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Chesterfield man sentenced to 25 years for fatally stabbing wife while free on bond for assaulting her 10 days before
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Chesterfield man sentenced to 25 years for fatally stabbing wife while free on bond for assaulting her 10 days before

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A Chesterfield County man has been sentenced to serve 25 years in prison for fatally stabbing his wife in the presence of his four children while he was free on bond for a charge of assaulting her 10 days earlier.

As part of a plea agreement, Leonidas Diaz, 51, pleaded guilty Wednesday in Chesterfield Circuit Court to first-degree murder in the March 4, 2020, slaying of his wife of nearly 30 years, Mirian Diaz, 48. In exchange, prosecutors withdrew an accompanying charge of unlawful stabbing in the commission of a felony.

In accordance with the agreement between the prosecution and defense, Circuit Judge Steven C. McCallum sentenced Diaz to 50 years in prison with 25 years suspended.

According to a summary of evidence by Chesterfield prosecutor Geneva Gnam, police were called to the Diaz home in the 1800 block of Stone River Road for a report of an assault with a deadly weapon. The first officer to arrive found Mirian Diaz directly inside the door with stab wounds to her neck and chest.

The victim’s eldest son, Daniel, 24, was applying pressure to his mother’s wounds. The officer determined she wasn’t breathing and had no pulse, so he attempted CPR until paramedics arrived. She was pronounced dead at 11:03 p.m.

The defendant’s four children were at home at the time of the attack, and investigators interviewed each of them for their accounts of what occurred.

Gnam said Diaz’s eldest daughter, Jennifer, 22, told police the family had gone out to dinner at an Applebee’s about 5 p.m. and that her father drank three beers while they were there. She told police he began drinking more after they got home, and so did his wife.

The husband and wife soon began to argue about “cheating, money and selling another house,” and Mirian Diaz wanted to call 911, Gnam said the daughter told police. The dispute became heated, and the couple began to throw things around the house.

At that point, Jennifer Diaz said she saw her father grab a kitchen knife and making stabbing motions; she then grabbed her daughter and ran upstairs.

One of the couple’s other daughters, 12, told police her mother and father were arguing and that, at one point, her mother grabbed her phone and was preparing to call 911 when Diaz grabbed a knife and began stabbing her. The daughter tried unsuccessfully to pull her father off her mother during the attack.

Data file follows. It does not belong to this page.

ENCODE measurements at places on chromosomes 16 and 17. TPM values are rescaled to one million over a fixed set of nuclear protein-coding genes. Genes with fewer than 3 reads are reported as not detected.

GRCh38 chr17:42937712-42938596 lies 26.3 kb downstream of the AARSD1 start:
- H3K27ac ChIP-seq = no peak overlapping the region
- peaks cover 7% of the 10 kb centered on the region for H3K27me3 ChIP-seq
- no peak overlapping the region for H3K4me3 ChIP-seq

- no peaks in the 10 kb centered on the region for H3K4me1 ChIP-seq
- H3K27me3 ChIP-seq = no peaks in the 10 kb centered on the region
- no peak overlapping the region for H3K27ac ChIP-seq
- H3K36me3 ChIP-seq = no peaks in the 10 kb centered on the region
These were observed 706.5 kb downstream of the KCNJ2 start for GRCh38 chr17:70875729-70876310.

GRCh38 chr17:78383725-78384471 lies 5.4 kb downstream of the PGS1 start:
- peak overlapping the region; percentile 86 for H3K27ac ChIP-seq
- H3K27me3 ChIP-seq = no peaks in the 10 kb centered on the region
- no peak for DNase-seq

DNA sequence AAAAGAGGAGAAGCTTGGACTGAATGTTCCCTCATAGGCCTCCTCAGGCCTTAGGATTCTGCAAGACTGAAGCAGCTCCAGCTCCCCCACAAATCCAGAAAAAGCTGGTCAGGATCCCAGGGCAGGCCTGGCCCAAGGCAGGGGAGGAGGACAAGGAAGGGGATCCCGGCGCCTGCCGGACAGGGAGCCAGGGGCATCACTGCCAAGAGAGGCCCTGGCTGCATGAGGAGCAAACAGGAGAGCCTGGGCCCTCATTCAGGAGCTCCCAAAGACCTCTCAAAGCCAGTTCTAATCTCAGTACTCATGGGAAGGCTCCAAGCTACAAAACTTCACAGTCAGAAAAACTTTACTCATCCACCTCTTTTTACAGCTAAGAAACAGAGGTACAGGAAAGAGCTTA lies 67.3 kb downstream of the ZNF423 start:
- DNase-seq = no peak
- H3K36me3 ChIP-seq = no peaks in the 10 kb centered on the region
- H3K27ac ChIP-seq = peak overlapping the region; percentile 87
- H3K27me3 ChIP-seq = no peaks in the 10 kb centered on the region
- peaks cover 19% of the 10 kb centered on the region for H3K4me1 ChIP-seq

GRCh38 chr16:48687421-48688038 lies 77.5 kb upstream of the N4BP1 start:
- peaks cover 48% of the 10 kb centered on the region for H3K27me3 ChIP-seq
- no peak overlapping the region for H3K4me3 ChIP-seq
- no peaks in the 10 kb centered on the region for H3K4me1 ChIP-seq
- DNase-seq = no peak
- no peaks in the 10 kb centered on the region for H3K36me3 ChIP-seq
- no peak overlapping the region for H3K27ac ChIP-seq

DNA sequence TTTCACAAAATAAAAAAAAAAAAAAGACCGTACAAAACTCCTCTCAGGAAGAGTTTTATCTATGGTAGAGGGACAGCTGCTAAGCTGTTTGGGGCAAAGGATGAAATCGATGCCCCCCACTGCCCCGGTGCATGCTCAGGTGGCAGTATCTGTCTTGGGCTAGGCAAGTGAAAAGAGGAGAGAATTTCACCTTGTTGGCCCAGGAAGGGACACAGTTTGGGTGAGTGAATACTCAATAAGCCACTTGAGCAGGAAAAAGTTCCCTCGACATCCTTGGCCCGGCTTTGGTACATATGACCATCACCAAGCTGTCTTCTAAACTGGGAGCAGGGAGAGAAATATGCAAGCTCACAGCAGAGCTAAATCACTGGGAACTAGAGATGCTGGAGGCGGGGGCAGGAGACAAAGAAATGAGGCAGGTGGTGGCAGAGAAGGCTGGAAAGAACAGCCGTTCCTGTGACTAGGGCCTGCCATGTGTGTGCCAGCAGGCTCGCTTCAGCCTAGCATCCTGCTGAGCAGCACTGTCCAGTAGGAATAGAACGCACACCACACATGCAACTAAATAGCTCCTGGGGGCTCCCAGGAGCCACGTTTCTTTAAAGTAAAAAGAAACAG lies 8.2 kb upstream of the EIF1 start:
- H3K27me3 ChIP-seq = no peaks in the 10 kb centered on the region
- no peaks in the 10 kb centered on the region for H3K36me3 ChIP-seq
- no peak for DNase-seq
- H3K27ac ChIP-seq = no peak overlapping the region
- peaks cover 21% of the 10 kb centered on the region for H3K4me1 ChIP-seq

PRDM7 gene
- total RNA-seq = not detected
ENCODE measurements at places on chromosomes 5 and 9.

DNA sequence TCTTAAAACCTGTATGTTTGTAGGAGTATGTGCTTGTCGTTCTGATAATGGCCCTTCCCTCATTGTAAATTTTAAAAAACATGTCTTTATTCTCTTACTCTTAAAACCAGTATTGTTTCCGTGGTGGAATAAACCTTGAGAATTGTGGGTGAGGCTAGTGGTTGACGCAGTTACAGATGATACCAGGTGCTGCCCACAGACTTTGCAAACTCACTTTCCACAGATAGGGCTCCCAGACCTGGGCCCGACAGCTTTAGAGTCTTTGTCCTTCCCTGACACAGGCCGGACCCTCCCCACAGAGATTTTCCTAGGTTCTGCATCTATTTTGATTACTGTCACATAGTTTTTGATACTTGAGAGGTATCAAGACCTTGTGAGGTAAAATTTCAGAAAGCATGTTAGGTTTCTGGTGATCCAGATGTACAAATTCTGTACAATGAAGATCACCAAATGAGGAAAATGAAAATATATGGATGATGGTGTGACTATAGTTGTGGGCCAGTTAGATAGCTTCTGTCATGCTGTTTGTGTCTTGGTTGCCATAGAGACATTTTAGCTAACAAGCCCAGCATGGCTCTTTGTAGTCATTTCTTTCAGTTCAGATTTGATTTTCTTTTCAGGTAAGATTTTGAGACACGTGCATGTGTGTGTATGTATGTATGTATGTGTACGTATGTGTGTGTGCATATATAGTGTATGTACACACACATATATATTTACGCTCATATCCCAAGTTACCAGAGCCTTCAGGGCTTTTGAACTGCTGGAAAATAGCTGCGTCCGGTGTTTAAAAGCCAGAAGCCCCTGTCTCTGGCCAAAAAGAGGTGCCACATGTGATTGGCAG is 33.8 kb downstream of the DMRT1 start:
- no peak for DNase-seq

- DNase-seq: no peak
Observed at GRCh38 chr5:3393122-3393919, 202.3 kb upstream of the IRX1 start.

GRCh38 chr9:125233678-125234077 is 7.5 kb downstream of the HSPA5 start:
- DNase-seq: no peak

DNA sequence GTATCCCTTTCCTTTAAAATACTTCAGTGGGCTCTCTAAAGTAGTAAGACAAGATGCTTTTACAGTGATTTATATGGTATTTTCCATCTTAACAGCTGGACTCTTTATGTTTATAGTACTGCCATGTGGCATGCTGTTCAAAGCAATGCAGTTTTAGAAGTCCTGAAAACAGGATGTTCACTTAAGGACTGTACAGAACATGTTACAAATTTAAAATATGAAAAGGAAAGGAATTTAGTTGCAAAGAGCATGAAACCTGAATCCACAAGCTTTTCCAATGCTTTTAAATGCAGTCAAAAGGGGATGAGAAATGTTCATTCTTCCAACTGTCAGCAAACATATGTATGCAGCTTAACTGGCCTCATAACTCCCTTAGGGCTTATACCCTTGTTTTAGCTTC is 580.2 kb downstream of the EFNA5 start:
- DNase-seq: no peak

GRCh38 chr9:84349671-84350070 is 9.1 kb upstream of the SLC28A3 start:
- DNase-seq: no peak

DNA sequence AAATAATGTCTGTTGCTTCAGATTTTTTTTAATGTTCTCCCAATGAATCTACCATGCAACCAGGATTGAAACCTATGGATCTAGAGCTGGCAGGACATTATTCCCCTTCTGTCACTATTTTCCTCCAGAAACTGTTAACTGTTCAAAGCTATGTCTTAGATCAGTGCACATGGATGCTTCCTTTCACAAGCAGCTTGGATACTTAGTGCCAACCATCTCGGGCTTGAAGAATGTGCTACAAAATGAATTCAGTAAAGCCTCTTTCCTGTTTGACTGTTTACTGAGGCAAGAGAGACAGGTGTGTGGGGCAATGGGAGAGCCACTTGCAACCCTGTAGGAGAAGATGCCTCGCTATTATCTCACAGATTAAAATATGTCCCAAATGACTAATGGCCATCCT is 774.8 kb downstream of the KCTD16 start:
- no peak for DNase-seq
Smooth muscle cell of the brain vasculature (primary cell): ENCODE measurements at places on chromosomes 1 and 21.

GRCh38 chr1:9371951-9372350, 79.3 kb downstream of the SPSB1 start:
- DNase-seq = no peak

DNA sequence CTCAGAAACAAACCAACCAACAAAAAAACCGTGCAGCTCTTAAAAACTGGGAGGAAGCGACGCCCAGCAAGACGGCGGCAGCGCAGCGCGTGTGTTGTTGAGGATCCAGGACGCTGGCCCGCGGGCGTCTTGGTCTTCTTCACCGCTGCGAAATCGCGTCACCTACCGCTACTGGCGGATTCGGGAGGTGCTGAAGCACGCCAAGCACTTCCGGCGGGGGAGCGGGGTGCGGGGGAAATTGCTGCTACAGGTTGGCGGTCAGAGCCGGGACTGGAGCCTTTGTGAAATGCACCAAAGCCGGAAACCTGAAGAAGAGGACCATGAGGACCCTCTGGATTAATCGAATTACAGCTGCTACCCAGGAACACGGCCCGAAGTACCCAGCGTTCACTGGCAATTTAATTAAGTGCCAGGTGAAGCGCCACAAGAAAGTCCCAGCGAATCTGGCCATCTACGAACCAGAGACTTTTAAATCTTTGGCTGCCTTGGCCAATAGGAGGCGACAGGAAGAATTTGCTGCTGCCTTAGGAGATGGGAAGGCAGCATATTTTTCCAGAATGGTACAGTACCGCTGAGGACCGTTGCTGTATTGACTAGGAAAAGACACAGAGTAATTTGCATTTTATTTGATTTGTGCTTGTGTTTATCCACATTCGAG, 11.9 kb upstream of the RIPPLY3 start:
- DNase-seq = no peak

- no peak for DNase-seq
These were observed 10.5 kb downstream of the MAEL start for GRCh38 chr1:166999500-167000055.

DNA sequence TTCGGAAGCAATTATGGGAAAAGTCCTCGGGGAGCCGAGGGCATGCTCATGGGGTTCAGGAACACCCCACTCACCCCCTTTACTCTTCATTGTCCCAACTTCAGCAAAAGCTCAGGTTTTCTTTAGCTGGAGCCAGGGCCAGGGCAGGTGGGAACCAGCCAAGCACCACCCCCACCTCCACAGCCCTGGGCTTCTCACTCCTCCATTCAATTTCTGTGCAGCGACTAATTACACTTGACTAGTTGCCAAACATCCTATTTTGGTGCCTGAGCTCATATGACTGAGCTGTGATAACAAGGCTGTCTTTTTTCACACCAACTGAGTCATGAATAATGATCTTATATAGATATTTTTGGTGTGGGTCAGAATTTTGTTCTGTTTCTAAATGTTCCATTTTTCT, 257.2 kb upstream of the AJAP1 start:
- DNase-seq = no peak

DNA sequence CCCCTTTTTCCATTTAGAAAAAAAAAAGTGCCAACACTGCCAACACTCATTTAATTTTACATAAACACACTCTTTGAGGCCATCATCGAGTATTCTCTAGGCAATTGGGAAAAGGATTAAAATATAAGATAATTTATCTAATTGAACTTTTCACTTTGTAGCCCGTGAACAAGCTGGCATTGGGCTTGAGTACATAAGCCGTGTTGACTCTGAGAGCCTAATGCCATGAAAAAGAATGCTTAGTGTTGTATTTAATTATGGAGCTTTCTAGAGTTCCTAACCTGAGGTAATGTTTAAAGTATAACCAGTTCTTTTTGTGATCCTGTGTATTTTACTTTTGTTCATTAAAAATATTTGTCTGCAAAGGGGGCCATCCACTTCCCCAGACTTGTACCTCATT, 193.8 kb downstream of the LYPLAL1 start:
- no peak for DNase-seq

A third daughter, 15, told police she also saw her father grab a knife and “run after her mother with it,” Gnam said.

Eldest son Daniel told police he wrestled the knife away from his father and punched him in the face after seeing him stab his mother. Diaz then fled out a rear door, but he was soon located by a patrol officer and surrendered peacefully.

“At the time of the incident, Leonidas Diaz had been released on bond by the magistrate for the earlier domestic assault of his wife [on Feb. 23],” Gnam said.

In that case, Diaz had been drinking and began arguing with his wife, accusing her of cheating; he shoved her and prevented her from leaving the home. After she broke free, Diaz walked into the kitchen and grabbed a knife, placing it against his throat and threatened to kill himself, according to court papers.

Mirian Diaz filed an emergency protective order against her husband, but the order expired Feb. 26, and she did not seek to extend or renew it, according to court records.

Diaz’s attorney, Mary Adams, said his children were in court on Wednesday and Diaz asked them for forgiveness.

“He said he could never forgive himself for what happened and he wished he could go back and change it,” Adams said. “He was proud of his children for always walking the right path.”

“He has just suffered terribly over what happened,” she added. “He worked hard his whole life. He had been given a nice opportunity here and raised a nice family. He loved his wife, and he loved his children.”

Adams said Diaz is not a U.S. citizen but has lived in the country for 32 years as a “lawful permanent resident,” or someone who has been granted authorization to live and work in the U.S. on a permanent basis. She said that with his arrest and now conviction, his immigration status is in flux.

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